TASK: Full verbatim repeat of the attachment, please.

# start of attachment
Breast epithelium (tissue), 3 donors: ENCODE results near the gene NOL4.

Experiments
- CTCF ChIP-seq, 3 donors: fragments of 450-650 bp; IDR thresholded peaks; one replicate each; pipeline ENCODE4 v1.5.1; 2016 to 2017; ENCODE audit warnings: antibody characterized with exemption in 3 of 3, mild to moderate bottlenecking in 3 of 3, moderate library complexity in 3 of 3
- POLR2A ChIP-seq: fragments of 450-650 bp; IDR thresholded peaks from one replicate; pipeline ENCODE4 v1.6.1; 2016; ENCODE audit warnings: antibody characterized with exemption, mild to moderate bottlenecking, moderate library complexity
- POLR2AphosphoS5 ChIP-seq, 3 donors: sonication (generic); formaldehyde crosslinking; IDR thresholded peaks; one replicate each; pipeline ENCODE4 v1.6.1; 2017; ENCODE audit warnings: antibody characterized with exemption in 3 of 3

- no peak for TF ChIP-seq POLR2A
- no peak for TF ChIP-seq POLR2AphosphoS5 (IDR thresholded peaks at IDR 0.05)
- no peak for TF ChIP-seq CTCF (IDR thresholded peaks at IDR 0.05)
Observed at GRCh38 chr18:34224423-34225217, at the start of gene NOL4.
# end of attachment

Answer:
Breast epithelium (tissue), 3 donors: ENCODE results near the gene NOL4.

Experiments
- CTCF ChIP-seq, 3 donors: fragments of 450-650 bp; IDR thresholded peaks; one replicate each; pipeline ENCODE4 v1.5.1; 2016 to 2017; ENCODE audit warnings: antibody characterized with exemption in 3 of 3, mild to moderate bottlenecking in 3 of 3, moderate library complexity in 3 of 3
- POLR2A ChIP-seq: fragments of 450-650 bp; IDR thresholded peaks from one replicate; pipeline ENCODE4 v1.6.1; 2016; ENCODE audit warnings: antibody characterized with exemption, mild to moderate bottlenecking, moderate library complexity
- POLR2AphosphoS5 ChIP-seq, 3 donors: sonication (generic); formaldehyde crosslinking; IDR thresholded peaks; one replicate each; pipeline ENCODE4 v1.6.1; 2017; ENCODE audit warnings: antibody characterized with exemption in 3 of 3

- no peak for TF ChIP-seq POLR2A
- no peak for TF ChIP-seq POLR2AphosphoS5 (IDR thresholded peaks at IDR 0.05)
- no peak for TF ChIP-seq CTCF (IDR thresholded peaks at IDR 0.05)
Observed at GRCh38 chr18:34224423-34225217, at the start of gene NOL4.